Thursday, 4 July 2013

Jack Finney: The Body Snatchers (1955)

Edition: Gollancz, 2010
Review number: 1478

Jack Finney's most famous novel, filmed four times (and also known, like two of the films, as The Invasion of the Body Snatchers), is a masterclass in how to manage tension in a thriller.

The story is set in the small town of Santa Mira (oddly, wrongly named on the back cover of this edition) in northern California, a place where seemingly nothing ever changes. The narrator is the town's doctor, Miles Bennell, and begins when a patient comes to see him with a bizarre story: her uncle is no longer her uncle. Things escalate, and it soon appears that only a few humans are left in a town where everyone else has been replaced by aliens who look identical to the originals and even share their memories.

The way that the tension is built up is fairly obvious. Each chapter ends with a statement of increasing loneliness, as more and more possibilities are blocked off (the phone exchange is taken over, a friend in the army is unable to help, and so on).  It's a simple trick, but very effective.

There has been a fair amount of criticism of The Body Snatchers over the years. Its science is clearly suspect, though that is true of a lot of science fiction. Here, though, there is some self-contradiction (the pods from which the aliens come are said to be moved by light pressure, but then rise from the surface of the earth, for example). It has a straightforward plot, and the characters other than Miles are basically ciphers.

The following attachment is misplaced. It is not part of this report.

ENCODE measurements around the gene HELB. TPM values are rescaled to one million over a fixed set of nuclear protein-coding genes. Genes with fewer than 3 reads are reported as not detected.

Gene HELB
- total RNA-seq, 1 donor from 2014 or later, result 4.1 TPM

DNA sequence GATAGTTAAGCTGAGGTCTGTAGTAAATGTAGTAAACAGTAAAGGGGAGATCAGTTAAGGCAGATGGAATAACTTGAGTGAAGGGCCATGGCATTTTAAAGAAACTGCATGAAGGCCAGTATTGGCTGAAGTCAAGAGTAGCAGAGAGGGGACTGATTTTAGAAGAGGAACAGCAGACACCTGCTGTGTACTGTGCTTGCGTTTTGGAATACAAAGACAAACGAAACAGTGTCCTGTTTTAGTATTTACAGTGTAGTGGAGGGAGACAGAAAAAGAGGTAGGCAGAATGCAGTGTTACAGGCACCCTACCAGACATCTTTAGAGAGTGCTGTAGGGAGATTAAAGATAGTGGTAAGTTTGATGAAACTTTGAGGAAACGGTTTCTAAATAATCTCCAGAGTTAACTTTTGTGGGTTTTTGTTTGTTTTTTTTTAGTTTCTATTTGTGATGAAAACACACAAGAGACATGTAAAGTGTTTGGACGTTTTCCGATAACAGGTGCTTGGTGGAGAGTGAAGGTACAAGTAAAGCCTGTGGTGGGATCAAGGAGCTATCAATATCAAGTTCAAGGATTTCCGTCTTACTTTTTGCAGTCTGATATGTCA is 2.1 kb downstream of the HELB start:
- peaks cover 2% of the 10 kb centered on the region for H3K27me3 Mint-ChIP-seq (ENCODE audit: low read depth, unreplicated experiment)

In the earliest film version, the alien interlopers are clearly signposted as a metaphor for Communist infiltration into the US of the fifties. As Graham Sleight points out in his introduction to this edition, this interpretation is not anything like as obvious in the novel: it is consistent with it, but not required. I would agree with him that what comes across more as the point of Finney's writing is related to the end of the innocent small town community portrayed in Santa Mira at the beginning of the story. Even in that now lost (and possibly never really existing) culture, did anyone really know their neighbours through and through?

But these issues do not prevent The Body Snatchers from  being a much loved genre classic, and the way that Finney constructs the story and carries the reader along into an increasingly paranoid and tense situation is the reason why. My rating: 9/10.

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